1. By this judgment I shall dispose of Civil Revision Applications Nos. 508 and 517 of 1973 which are directed against an order dated the 21st of March, 1973 of Shri R. L. Garg, Additional District Judge, Gurgaon, dismissing two applications filed by Nawab Khan, the petitioner before me.
2. The facts giving rise to the two petitions are not in dispute and may be shortly stated. On the 26th of November, 1962, Nawab Khan petitioner executed an agreement for the sale of 193 Kanals odd of land to Bharat Bhushan respondent No. 1 for Rs. 3,80,000/- part of the price was received by the petitioner as earnest money and the balance was agreed to be paid by respondent No. 1 within a period of about one year. Possession of the land was transferred to respondent No. 1. The agreement provided that respondent No. 1 would be entitled to divide the land into plots and to sell them to third parties in whose favour the petitioner bound himself to execute sale-deeds. Another stipulation inserted in the agreement was that if the land was acquired by Government, the petitioner would be entitled to no more than Rs. 3,80,000/- (including the earnest money) out of the compensation awarded while the excess, if any, would go to respondent No. 1. The agreement was renewed on the 13th of December, 1965, and therein also the stipulation above mentioned was inserted. Thereafter the State of Haryana acquired the land and the Land Acquisition Collector awarded a sum of Rs. 5,37, 631.90 as compensation therefor. The petitioner received payment from the Collector of an amount of Rs. 3,80,000/- minus the earnest money under protest while the balance of the compensation was received by respondent No. 1, also under protest.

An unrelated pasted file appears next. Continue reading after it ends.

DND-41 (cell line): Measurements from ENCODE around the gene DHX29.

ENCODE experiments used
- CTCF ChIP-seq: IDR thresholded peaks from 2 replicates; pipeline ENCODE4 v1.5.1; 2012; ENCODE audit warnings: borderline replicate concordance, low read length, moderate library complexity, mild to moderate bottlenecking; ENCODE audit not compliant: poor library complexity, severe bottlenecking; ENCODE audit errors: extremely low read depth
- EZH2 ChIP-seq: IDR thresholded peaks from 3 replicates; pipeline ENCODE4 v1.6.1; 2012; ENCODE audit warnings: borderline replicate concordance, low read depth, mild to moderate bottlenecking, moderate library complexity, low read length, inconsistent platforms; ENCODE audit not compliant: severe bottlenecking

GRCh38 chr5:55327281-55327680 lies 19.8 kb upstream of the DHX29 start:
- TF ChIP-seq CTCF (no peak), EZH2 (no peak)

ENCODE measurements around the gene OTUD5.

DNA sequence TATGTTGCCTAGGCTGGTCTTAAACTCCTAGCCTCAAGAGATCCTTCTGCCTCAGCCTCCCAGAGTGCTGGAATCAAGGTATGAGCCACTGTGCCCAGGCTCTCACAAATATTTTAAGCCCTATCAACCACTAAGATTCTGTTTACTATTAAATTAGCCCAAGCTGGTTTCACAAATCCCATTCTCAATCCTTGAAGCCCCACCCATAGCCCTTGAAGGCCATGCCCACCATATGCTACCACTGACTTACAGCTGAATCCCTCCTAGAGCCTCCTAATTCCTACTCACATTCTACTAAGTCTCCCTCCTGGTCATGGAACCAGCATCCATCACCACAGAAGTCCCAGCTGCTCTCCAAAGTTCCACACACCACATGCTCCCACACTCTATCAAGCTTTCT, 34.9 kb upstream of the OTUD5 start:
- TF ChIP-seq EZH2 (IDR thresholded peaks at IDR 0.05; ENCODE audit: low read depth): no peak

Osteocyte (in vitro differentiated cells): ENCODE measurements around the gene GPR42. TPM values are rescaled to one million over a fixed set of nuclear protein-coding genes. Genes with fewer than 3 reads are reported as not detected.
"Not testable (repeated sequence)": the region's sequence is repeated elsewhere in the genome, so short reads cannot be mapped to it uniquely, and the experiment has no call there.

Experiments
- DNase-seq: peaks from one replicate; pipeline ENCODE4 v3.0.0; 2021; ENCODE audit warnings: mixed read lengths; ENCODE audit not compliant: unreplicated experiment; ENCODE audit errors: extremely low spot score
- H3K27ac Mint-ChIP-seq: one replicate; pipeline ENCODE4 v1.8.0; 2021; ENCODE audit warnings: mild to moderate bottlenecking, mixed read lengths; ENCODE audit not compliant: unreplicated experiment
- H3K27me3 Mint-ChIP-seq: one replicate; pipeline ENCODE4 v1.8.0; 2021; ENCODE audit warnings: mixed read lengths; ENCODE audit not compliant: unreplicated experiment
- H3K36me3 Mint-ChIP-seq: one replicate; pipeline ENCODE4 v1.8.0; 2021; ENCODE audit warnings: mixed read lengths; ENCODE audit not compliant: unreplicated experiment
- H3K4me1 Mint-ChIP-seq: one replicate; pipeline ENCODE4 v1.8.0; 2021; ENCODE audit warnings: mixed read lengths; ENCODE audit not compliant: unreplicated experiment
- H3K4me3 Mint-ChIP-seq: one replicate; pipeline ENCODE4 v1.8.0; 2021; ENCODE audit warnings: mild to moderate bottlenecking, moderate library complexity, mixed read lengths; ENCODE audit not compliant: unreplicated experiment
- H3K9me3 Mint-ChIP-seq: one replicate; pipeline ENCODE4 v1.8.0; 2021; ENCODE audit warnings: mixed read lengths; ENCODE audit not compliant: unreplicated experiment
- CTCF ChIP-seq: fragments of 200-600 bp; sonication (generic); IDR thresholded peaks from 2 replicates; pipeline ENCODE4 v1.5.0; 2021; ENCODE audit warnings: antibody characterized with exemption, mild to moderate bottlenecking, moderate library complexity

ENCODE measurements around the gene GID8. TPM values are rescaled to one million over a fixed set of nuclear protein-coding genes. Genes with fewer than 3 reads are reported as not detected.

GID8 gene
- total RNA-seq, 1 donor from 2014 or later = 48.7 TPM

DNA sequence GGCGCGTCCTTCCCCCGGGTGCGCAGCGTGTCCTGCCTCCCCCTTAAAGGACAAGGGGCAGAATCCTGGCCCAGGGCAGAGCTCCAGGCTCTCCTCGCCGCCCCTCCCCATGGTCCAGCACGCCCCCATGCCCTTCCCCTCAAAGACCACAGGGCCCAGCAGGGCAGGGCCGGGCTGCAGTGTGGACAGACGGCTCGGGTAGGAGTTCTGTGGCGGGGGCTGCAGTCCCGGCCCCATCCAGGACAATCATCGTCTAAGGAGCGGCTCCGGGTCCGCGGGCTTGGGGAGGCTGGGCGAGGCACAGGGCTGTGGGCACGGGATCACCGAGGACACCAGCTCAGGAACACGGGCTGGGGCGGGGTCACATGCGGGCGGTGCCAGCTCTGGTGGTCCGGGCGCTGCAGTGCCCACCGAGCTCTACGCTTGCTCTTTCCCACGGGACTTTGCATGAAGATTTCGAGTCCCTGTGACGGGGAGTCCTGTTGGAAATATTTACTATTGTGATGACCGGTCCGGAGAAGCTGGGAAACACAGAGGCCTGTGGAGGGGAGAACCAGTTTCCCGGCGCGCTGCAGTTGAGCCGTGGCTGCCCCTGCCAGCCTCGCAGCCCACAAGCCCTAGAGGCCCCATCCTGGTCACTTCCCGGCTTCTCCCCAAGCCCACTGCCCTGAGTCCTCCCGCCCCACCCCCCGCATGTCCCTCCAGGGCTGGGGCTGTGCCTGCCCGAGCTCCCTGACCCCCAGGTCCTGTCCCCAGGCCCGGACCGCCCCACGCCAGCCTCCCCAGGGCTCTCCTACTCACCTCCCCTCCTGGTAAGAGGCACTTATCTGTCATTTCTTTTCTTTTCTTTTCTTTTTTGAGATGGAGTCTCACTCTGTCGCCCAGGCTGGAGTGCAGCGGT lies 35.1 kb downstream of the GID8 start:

Respondent No.1 made to the Collector an application under Section 18 of the Land Acquisition Act (hereinafter referred to as the Act) objecting to the amount of compensation and requiring that the matter be referred by the Collector for determination of the Court. The Collector accepted the application in which the petitioner figured as a respondent. before the Court, the When the case came up petitioner filed a written statement admitting the allegations made by respondent No. 1 and conceding that he (the petitioner) was not entitled to anything more than Rs. 3,80,000/- in all and that the balance of the compensation was receivable by respondent No. 1.
On the 4th of March, 1972, the petitioner made an application to the Court seeking an amendment of the written statement so as to plead that he was entitled to the entire compensation, being the owner of the acquired land, that he did not know English (the language in which the written statement was drafted) and that the written statement, as originally filed, had not been read to him by his counsel and contained wrong admissions by which the petitioner was not bound.